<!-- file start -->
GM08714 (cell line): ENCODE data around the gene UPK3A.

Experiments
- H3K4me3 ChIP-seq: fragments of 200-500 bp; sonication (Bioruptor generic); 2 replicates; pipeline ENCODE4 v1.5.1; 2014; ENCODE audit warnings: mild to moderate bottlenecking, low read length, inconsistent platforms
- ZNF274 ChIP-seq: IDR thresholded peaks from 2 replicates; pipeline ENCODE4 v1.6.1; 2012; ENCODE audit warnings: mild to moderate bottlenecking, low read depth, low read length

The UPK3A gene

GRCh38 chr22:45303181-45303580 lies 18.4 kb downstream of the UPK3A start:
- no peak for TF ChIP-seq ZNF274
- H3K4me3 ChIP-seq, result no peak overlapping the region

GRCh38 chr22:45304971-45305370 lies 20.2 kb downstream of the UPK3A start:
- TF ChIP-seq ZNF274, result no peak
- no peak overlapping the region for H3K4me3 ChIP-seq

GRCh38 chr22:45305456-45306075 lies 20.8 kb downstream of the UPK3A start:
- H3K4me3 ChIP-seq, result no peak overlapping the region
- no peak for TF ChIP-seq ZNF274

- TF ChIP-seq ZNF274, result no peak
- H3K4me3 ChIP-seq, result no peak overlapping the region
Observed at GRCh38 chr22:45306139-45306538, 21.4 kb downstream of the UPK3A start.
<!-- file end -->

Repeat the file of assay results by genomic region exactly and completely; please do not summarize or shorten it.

GM08714 (cell line): ENCODE data around the gene UPK3A.

Experiments
- H3K4me3 ChIP-seq: fragments of 200-500 bp; sonication (Bioruptor generic); 2 replicates; pipeline ENCODE4 v1.5.1; 2014; ENCODE audit warnings: mild to moderate bottlenecking, low read length, inconsistent platforms
- ZNF274 ChIP-seq: IDR thresholded peaks from 2 replicates; pipeline ENCODE4 v1.6.1; 2012; ENCODE audit warnings: mild to moderate bottlenecking, low read depth, low read length

The UPK3A gene

GRCh38 chr22:45303181-45303580 lies 18.4 kb downstream of the UPK3A start:
- no peak for TF ChIP-seq ZNF274
- H3K4me3 ChIP-seq, result no peak overlapping the region

GRCh38 chr22:45304971-45305370 lies 20.2 kb downstream of the UPK3A start:
- TF ChIP-seq ZNF274, result no peak
- no peak overlapping the region for H3K4me3 ChIP-seq

GRCh38 chr22:45305456-45306075 lies 20.8 kb downstream of the UPK3A start:
- H3K4me3 ChIP-seq, result no peak overlapping the region
- no peak for TF ChIP-seq ZNF274

- TF ChIP-seq ZNF274, result no peak
- H3K4me3 ChIP-seq, result no peak overlapping the region
Observed at GRCh38 chr22:45306139-45306538, 21.4 kb downstream of the UPK3A start.